I try to be as open-minded as possible when it comes to comics. I certainly have my preferences when it comes to style and message and everything, but I try not to let them get in the way of appreciating comics that don't match those preferences. Whether its in an illustration style that I don't like or it conveys a message I don't agree with, I try to step back and look at the piece as objectively as I can. I'm not always successful, of course, but that's the intent.
I was probably most open-minded about taking in new experiences in college. There were a few reasons for that. First, I had moved away from the homogeneity of my hometown; I was forced into regularly meeting and interacting with people notably different than myself. Second, I was receiving a broader formal education -- my high school was small enough to not have much more than a general education, so moving to college meant I could take a history class focused exclusively on ancient Aztecs or a literature class focused on late 19th century female novelists. Third, living out away from parents meant that I had to start looking at the world in larger terms than my immediate home. I was being bombarded with new ideas and experiences at a rate I probably hadn't seen since I was a baby.
Of course, by the time I got to college, a lot of my personal identity had already been formed. Identity isn't a completely static notion, obviously, but the fundamentals are well set by then. But all the new (to me) and different media I was taking in -- whether through formal classes or informal relationships -- was helping to mold who I was to become. Seeing Atomic Cafe for example did a lot to reinforce my then-vague notions of government's corruption, and I gained a greater appreciation for classical music from Animaniacs.
Of course, beyond college I'm still influenced by art. After all, that's the whole point of marketing, right? To sway you to buy Pepsi instead of Coke because they've got a cooler logo or more fun music in their ads or whatever. And here's the interesting thing I've been running up against lately: they can have a cumulative impact on my overall mood.
I picked up a copy of Wilson not long ago because I found a cheap copy and it kind of seemed like one of those comics canon pieces that you're supposed to read. It was interesting and well-done, but kind of dreadful. I mean, here's the Wilson guy and he's miserable and has a crap life that he doesn't really do anything about, and he's kind of an asshole. I want nothing to do with this guy! I kind of felt the same way about Chris Ware's Building Stories.
Art School Confidential for the first time. Again, interesting and well-done, but kind of dreadful. The message is that talent has no business in capital-A Art, and it's all about who you blow. (Crudely put, but that's actual dialogue in the film.) It's a very cynical outlook, but not one I think I would've ever wholly disagreed with.
I'm also in the middle of Sean Howe's book, Marvel Comics: The Untold Story. My friend Joe recently posted his summary on Facebook that reads, in part, "I'm here to tell you truly, this book has been miscategorized. It's being sold as nonfiction and that is a mistake. This is a horror story... Just the section on the editorship of Jim Shooter in the 1980s read like the outline for the sequel to Cloverfield, and it doesn't get any better from there. I don't know when I've ever read anything so frightening. Anyone who wants to work in comics, and any creative person who even thinks of approaching this sinister, untrustworthy, lowbrow, anti-creative nest of ghouls, I would advise that person to read this book first, and "Be afraid. Be very afraid."" I can't say I fully agree with his assessment, but I haven't gotten to the Shooter section yet either.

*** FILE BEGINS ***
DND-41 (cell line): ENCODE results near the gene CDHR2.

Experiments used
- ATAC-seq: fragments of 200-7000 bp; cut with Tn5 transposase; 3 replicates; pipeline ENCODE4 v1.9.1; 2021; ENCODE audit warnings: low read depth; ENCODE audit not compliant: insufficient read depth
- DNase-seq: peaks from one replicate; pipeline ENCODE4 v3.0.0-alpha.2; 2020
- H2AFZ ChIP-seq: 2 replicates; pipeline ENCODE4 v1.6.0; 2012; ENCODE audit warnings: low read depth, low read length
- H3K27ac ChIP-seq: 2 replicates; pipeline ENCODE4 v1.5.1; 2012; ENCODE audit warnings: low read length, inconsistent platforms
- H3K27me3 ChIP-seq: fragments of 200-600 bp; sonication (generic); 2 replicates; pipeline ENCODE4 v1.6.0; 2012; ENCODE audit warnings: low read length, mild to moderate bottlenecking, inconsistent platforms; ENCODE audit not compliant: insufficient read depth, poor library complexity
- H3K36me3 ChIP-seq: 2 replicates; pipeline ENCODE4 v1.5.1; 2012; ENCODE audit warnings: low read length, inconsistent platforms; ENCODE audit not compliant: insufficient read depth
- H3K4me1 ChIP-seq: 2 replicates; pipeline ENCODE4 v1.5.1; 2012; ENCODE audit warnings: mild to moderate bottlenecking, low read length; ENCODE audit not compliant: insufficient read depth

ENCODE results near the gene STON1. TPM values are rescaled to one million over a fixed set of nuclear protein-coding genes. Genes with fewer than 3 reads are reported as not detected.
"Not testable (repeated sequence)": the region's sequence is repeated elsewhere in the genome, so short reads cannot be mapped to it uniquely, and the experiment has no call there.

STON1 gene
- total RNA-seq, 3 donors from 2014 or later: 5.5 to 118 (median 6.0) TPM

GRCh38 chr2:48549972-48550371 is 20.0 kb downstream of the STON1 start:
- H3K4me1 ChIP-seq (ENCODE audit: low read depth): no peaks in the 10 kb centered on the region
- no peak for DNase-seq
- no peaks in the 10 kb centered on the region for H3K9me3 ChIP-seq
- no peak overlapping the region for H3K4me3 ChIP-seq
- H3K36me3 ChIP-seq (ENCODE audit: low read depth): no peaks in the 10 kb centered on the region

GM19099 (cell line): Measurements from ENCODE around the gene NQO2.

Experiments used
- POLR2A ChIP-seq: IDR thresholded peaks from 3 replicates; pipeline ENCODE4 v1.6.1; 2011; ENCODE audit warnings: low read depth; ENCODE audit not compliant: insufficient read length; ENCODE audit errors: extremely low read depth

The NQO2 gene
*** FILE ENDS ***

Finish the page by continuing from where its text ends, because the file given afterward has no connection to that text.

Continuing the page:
All of which is to say that in the past month or two, I've somewhat inadvertently been imbibing some works which paint a very dark portrait of life. Logically, there's been no change in any circumstances around me, but my outlook has soured a tad recently. I blame Clowes. Yeah, perhaps a little seasonal affective disorder is to blame as well, but things haven't been looking as rosy lately. Certainly not in the depressed/pissed/hopeless sense that some of this media might imply, but a slight shift from my typical "full steam ahead" approach.
My "thing" lately has been making more deliberate choices about all aspects of my life. What I eat, what I wear, who I choose to associate with, etc. What media I consume certainly needs to be a part of that, and it largely has been. But I think I need to be more selective of TONE as well as craft and style. I don't want to read exclusively funny animal comics or anything, but I need to be careful to largely avoid extended, brooding, slice-of-life stories that leave me in a dark and hopeless place. There's nothing wrong with some measure of negativity, but the perpetual state of resigned misery and ennui these all head into is dreadful for anything more than a single, brief story.
At least for who I am, and where I am in my life. I don't have time to wallow in that crap; I've got a life I need to live. Like I said, I'm more careful now about who I choose to associate with, and that evidently has to include fictional characters.